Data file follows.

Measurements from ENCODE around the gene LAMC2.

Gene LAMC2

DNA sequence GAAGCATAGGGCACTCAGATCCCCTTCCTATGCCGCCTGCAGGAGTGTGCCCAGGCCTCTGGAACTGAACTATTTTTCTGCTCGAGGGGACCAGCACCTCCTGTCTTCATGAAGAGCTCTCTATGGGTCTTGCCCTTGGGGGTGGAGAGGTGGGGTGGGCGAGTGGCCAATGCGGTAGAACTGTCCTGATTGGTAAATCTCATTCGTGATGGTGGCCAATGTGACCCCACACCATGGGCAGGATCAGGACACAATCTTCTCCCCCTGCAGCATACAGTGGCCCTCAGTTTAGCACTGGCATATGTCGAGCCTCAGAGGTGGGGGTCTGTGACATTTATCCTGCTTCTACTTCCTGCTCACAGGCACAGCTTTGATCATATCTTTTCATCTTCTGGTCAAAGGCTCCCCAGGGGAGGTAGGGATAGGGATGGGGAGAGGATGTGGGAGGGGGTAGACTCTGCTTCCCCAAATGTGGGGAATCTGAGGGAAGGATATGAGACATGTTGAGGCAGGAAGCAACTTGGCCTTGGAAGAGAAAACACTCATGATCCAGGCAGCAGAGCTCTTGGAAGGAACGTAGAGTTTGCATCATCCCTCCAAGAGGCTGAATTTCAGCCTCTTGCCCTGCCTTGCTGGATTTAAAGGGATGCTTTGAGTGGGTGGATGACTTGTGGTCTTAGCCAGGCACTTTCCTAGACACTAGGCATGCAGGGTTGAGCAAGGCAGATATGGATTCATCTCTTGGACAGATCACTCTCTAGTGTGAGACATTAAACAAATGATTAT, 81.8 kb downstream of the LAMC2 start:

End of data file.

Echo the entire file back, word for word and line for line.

Measurements from ENCODE around the gene LAMC2.

Gene LAMC2

DNA sequence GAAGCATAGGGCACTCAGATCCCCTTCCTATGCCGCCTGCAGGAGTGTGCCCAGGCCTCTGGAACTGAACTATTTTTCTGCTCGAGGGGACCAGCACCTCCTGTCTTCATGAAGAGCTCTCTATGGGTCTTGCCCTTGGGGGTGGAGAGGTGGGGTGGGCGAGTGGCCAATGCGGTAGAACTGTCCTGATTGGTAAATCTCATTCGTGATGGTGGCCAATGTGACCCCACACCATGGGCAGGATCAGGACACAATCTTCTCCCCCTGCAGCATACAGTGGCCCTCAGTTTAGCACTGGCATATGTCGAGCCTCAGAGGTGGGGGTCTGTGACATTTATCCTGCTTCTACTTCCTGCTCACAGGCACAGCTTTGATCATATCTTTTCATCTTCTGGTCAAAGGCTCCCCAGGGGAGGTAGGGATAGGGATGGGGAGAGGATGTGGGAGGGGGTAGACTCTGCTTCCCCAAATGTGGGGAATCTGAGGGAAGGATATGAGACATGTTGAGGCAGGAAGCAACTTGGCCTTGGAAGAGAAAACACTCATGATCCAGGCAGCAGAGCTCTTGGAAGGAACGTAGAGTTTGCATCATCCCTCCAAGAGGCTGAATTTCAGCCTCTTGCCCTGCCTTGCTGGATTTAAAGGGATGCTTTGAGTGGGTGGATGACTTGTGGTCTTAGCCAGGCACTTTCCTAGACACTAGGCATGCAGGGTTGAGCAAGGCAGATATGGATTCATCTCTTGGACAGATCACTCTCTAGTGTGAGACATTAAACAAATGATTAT, 81.8 kb downstream of the LAMC2 start: